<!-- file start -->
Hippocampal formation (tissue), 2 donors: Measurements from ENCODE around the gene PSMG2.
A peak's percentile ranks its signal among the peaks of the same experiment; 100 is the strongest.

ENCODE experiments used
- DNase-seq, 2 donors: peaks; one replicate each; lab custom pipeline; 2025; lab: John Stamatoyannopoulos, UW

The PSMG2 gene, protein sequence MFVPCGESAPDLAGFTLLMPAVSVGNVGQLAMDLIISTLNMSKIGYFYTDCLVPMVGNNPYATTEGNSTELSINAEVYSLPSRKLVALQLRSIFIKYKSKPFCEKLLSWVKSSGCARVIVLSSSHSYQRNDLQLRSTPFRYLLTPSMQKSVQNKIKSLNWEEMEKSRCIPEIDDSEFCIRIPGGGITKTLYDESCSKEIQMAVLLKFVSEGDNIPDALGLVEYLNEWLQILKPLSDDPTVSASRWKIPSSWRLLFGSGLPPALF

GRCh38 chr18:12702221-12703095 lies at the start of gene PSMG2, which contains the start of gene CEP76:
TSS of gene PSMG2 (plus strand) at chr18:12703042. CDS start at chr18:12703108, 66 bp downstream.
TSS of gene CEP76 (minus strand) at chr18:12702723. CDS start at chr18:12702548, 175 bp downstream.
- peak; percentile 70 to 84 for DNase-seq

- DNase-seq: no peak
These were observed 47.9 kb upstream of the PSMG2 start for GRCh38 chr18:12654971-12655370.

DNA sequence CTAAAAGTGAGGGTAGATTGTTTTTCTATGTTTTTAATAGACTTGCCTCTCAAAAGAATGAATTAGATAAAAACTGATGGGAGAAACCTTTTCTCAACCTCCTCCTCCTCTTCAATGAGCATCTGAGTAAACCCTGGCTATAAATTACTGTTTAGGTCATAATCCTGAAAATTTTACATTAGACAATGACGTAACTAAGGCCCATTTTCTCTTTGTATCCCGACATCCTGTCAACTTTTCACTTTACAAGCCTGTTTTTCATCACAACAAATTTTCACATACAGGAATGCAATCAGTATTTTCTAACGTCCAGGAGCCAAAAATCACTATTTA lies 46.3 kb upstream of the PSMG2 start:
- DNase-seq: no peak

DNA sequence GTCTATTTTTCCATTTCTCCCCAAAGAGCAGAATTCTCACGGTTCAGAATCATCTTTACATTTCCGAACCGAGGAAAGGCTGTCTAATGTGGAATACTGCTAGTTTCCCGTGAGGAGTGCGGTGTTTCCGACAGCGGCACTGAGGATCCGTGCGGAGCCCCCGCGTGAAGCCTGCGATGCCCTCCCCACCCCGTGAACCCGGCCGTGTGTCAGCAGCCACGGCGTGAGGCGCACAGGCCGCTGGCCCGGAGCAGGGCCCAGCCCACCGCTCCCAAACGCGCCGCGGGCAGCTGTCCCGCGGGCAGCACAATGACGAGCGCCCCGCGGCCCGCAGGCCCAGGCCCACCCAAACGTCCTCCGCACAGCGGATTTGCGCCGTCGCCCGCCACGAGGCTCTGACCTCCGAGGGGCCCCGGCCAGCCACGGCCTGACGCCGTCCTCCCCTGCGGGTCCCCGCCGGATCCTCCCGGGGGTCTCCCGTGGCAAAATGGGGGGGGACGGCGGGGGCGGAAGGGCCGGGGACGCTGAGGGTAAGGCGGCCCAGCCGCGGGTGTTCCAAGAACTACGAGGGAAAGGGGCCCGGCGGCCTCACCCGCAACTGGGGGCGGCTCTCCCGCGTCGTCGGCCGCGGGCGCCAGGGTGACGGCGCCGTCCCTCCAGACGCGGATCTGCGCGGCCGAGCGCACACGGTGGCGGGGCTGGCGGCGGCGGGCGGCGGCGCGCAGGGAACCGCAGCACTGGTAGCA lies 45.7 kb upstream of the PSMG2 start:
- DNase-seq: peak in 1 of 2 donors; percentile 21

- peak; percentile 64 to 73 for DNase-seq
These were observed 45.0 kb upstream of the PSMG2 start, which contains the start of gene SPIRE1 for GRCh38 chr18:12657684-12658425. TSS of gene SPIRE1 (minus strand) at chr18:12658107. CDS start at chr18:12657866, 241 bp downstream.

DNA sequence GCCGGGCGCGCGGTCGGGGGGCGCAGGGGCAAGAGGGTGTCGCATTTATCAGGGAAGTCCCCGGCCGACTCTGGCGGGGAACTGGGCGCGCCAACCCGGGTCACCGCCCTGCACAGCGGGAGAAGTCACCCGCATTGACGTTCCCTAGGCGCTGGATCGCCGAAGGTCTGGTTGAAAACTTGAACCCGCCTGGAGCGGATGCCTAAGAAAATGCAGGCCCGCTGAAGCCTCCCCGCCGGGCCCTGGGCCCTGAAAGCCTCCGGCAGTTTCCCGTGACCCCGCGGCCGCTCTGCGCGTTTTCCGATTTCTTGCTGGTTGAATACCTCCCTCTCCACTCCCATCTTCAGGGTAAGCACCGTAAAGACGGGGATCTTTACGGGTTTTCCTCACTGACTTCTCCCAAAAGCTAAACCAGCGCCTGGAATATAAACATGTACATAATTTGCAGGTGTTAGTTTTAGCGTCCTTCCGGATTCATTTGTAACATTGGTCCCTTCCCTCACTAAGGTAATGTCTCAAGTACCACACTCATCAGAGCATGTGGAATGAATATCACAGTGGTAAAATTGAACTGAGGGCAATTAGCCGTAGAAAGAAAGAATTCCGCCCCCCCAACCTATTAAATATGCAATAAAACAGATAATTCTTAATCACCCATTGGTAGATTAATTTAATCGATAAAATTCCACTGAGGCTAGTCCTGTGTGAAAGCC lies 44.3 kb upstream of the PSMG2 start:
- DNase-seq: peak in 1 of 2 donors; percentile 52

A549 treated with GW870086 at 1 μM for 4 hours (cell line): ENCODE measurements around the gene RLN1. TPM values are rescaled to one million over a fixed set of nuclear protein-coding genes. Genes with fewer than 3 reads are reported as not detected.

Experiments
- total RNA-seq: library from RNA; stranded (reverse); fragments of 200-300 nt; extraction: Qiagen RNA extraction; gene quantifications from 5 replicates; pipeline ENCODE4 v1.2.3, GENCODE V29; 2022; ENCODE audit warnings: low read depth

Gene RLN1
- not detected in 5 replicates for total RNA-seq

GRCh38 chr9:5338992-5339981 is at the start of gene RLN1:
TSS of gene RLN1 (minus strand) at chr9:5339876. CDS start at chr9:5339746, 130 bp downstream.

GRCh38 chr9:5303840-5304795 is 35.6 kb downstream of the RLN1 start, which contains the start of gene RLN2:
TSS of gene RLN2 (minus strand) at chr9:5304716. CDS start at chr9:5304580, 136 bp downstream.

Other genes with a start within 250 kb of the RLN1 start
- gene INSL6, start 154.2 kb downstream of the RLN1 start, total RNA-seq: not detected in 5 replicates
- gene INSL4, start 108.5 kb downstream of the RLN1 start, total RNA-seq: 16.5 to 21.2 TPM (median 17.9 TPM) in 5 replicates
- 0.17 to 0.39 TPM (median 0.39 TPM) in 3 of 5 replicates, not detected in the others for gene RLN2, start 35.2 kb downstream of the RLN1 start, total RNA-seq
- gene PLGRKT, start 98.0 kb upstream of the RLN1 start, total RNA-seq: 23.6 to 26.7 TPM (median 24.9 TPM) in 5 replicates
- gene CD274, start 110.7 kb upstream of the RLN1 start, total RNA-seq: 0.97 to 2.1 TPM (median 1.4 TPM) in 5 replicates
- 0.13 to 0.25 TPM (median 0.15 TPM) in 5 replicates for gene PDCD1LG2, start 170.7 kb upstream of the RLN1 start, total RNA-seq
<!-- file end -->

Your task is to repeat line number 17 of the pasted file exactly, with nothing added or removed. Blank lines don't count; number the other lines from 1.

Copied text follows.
These were observed 45.0 kb upstream of the PSMG2 start, which contains the start of gene SPIRE1 for GRCh38 chr18:12657684-12658425. TSS of gene SPIRE1 (minus strand) at chr18:12658107. CDS start at chr18:12657866, 241 bp downstream.